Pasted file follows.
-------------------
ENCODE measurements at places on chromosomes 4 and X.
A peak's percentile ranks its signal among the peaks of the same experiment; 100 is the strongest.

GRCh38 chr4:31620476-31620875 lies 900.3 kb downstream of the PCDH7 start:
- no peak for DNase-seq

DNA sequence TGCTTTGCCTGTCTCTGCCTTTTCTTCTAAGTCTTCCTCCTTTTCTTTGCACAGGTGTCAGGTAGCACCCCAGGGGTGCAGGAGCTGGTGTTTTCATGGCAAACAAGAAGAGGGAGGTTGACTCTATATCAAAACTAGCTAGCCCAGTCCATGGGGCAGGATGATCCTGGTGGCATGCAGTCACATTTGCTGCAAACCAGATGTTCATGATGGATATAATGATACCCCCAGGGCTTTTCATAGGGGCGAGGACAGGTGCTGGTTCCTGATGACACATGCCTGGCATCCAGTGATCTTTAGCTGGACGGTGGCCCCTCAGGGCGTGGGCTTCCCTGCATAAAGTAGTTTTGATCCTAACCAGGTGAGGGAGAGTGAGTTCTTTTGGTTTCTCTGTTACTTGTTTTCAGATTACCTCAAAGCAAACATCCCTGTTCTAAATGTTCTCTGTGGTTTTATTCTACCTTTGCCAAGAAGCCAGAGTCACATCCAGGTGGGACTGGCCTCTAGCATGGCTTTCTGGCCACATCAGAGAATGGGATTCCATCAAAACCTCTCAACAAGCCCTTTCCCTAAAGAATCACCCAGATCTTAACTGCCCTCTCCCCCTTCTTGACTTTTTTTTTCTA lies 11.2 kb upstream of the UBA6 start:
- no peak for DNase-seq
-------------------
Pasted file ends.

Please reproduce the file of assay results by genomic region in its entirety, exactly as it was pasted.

ENCODE measurements at places on chromosomes 4 and X.
A peak's percentile ranks its signal among the peaks of the same experiment; 100 is the strongest.

GRCh38 chr4:31620476-31620875 lies 900.3 kb downstream of the PCDH7 start:
- no peak for DNase-seq

DNA sequence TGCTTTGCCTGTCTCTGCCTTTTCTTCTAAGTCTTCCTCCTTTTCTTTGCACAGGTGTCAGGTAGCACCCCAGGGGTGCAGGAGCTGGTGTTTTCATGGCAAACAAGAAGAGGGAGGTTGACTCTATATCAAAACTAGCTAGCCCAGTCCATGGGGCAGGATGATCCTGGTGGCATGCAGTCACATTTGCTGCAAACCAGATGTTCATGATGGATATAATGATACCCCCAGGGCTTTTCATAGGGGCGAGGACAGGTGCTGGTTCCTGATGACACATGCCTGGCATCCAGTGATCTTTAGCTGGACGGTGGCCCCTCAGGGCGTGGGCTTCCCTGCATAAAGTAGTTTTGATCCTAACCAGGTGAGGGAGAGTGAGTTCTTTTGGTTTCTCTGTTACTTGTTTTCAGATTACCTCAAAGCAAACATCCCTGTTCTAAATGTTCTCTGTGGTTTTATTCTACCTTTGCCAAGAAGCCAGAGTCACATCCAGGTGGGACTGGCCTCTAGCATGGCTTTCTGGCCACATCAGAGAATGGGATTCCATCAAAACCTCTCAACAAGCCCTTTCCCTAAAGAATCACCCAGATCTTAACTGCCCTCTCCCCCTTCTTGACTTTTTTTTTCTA lies 11.2 kb upstream of the UBA6 start:
- no peak for DNase-seq